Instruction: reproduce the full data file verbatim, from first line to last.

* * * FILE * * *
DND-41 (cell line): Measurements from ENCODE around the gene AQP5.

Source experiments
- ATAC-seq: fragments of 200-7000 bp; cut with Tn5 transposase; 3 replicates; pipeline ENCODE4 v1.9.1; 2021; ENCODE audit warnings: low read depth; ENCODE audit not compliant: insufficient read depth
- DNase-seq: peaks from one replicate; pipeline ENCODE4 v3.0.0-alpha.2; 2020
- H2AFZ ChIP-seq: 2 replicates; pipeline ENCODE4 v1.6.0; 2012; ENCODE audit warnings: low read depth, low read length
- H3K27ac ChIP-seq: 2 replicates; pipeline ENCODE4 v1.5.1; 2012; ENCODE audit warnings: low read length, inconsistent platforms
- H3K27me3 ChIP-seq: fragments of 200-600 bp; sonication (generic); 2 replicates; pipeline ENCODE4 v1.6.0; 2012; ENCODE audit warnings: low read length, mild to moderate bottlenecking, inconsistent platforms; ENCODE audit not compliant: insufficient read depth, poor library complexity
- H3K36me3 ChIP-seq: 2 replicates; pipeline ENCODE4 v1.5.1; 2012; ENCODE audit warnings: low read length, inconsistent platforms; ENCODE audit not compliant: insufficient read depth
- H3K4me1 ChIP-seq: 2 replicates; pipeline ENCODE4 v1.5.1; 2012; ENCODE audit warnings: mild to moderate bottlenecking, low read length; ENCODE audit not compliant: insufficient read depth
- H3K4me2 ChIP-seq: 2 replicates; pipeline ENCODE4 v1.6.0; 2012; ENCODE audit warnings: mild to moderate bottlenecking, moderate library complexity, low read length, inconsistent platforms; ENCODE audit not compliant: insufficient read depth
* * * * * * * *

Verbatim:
DND-41 (cell line): Measurements from ENCODE around the gene AQP5.

Source experiments
- ATAC-seq: fragments of 200-7000 bp; cut with Tn5 transposase; 3 replicates; pipeline ENCODE4 v1.9.1; 2021; ENCODE audit warnings: low read depth; ENCODE audit not compliant: insufficient read depth
- DNase-seq: peaks from one replicate; pipeline ENCODE4 v3.0.0-alpha.2; 2020
- H2AFZ ChIP-seq: 2 replicates; pipeline ENCODE4 v1.6.0; 2012; ENCODE audit warnings: low read depth, low read length
- H3K27ac ChIP-seq: 2 replicates; pipeline ENCODE4 v1.5.1; 2012; ENCODE audit warnings: low read length, inconsistent platforms
- H3K27me3 ChIP-seq: fragments of 200-600 bp; sonication (generic); 2 replicates; pipeline ENCODE4 v1.6.0; 2012; ENCODE audit warnings: low read length, mild to moderate bottlenecking, inconsistent platforms; ENCODE audit not compliant: insufficient read depth, poor library complexity
- H3K36me3 ChIP-seq: 2 replicates; pipeline ENCODE4 v1.5.1; 2012; ENCODE audit warnings: low read length, inconsistent platforms; ENCODE audit not compliant: insufficient read depth
- H3K4me1 ChIP-seq: 2 replicates; pipeline ENCODE4 v1.5.1; 2012; ENCODE audit warnings: mild to moderate bottlenecking, low read length; ENCODE audit not compliant: insufficient read depth
- H3K4me2 ChIP-seq: 2 replicates; pipeline ENCODE4 v1.6.0; 2012; ENCODE audit warnings: mild to moderate bottlenecking, moderate library complexity, low read length, inconsistent platforms; ENCODE audit not compliant: insufficient read depth